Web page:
A Response to James White on Insider Movements in Light of the Cape Town Commitment

I think I've mentioned before that I liked what the Cape Town Commitment had to say about contextualization. In particular, it has defined "insider movements" in a way that is very helpful as you will see below.

"So called ‘insider movements’ are to be found within several religions. These are groups of people who are now following Jesus as their God and Saviour. They meet together in small groups for fellowship, teaching, worship and prayer centred around Jesus and the Bible while continuing to live socially and culturally within their birth communities, including some elements of its religious observance."

A couple important notes on that.

First, IMs are not just something that is the domain of the Muslim world. I praise God for this clarification, because the debate/discussion surrounding contextualization is clouded by it being too associated with Islam and reaching Muslims. There is just much more to it than that. Critics of insider movements often make the mistake of painting them all with the same brush as if all IMs were in the context of Islam and as if they all looked the same and agreed on the same points.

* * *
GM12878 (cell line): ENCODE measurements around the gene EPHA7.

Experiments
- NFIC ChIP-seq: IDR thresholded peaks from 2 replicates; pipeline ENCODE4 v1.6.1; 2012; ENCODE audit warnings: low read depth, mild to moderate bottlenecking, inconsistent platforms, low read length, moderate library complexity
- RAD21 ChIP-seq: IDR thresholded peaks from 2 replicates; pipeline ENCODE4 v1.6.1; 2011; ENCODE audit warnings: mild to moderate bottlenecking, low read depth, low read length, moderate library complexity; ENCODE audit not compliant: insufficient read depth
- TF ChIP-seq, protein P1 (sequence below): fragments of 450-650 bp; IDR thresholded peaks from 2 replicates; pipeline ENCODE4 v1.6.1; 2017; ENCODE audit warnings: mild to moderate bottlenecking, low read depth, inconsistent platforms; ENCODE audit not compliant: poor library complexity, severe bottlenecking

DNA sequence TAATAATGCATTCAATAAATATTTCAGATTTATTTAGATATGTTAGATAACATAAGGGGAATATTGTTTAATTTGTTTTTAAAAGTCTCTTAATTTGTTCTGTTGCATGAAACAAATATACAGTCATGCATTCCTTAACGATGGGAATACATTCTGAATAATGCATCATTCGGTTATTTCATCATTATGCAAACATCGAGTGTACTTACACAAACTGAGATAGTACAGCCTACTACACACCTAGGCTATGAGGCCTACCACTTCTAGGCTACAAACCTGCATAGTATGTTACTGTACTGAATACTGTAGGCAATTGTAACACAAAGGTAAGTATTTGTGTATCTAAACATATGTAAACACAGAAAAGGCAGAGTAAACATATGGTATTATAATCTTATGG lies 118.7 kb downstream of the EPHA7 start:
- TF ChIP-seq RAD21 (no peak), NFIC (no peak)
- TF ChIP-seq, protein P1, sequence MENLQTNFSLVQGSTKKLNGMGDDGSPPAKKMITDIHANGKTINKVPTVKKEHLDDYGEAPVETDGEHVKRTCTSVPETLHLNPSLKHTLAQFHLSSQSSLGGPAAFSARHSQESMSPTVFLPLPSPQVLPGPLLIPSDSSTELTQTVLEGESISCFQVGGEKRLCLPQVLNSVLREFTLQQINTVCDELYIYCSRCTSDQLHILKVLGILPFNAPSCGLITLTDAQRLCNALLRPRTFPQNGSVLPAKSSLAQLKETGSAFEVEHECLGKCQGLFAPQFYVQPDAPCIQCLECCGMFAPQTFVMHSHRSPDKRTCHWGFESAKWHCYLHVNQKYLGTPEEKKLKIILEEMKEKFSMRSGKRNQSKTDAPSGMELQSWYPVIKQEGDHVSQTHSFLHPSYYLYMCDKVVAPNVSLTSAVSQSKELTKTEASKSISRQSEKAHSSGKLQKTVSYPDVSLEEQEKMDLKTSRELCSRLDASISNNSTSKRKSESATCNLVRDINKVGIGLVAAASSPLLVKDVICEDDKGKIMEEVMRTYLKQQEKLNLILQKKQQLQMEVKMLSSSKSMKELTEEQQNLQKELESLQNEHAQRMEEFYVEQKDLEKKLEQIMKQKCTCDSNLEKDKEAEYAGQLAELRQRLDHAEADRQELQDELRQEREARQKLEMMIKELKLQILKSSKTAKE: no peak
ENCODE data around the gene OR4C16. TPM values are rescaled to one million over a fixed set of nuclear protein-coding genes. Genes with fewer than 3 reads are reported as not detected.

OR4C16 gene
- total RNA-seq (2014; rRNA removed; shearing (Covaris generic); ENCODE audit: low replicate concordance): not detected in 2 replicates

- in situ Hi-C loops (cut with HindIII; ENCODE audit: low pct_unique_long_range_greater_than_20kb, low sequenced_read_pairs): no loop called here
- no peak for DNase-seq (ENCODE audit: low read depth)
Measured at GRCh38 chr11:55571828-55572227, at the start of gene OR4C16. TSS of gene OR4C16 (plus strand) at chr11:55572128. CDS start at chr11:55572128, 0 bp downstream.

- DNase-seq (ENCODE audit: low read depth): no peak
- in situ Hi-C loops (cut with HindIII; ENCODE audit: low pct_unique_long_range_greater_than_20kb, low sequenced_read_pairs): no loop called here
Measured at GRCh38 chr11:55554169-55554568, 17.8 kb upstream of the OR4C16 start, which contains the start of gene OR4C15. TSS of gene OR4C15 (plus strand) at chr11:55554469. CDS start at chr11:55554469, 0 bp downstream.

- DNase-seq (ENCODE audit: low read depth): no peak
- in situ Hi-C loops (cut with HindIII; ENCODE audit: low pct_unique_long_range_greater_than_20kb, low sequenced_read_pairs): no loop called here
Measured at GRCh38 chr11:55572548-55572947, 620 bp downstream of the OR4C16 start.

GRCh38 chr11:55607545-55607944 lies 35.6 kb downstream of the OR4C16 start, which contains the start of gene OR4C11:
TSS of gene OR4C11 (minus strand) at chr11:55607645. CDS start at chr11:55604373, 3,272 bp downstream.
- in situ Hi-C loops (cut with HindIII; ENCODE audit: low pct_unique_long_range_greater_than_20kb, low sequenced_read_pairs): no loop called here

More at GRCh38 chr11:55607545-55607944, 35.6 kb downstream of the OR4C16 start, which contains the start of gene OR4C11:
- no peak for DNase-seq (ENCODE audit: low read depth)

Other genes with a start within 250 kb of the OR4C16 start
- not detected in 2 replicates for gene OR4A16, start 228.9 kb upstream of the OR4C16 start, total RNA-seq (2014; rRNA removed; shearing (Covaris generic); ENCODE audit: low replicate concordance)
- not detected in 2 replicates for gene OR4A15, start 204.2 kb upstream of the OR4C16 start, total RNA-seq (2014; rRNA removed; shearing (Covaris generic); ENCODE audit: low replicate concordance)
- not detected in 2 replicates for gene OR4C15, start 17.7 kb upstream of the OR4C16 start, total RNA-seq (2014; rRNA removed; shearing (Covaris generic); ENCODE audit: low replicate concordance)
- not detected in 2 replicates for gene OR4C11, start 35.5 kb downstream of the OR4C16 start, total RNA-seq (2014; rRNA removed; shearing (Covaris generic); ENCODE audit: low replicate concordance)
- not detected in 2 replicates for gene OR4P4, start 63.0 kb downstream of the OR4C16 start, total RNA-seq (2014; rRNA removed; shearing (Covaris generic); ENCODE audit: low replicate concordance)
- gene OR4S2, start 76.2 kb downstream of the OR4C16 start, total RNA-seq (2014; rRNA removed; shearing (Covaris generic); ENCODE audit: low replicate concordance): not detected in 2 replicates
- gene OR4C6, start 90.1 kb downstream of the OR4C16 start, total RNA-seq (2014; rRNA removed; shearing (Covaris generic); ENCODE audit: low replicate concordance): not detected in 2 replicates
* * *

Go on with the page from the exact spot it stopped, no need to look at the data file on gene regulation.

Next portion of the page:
Second, it defines IMs as missional communities of Christ-followers who seek to obey the Bible.  Thus, a so-called IM that isn't following Jesus, seeking to obey Scripture, or seeking to engage its cultural context isn't really what we are talking about.

In this way, the gauntlet is sort of laid out for those who have been so adamant in their opposition to IMs. James White is one of my favorite persons who has spoken out against them. And I mean that. I repost lots of stuff from James and rarely miss his podcasts. However, his blanket condemnations of IMs are, I think, unfair and unhelpful.  I would ask Dr. White to consider the CTC definition below and explain what exactly he opposes. It isn't the Christ-following, small groups, or Bible focus. So it would have to be the continuing connections to birth communities and the idea of maintaining certain religious observances.  Well, it is one thing to oppose the holding over of particular, named observances. It is quite another to throw all IMs under the bus. White ignores the possibility that there exist insider movements who are genuine, theologically orthodox, Christ-followers seeking to obey the Bible and reach their kinsmen.  He ignores the fact that these people are often persecuted just as much as those do not pursue contextualization. So, not that James would likely read this, but I would ask that he pull back a bit on his broad condemnation of IMs.

Tomorrow, I will post the CTC statement in its entirety and tell you another reason why I think it is a good thing.

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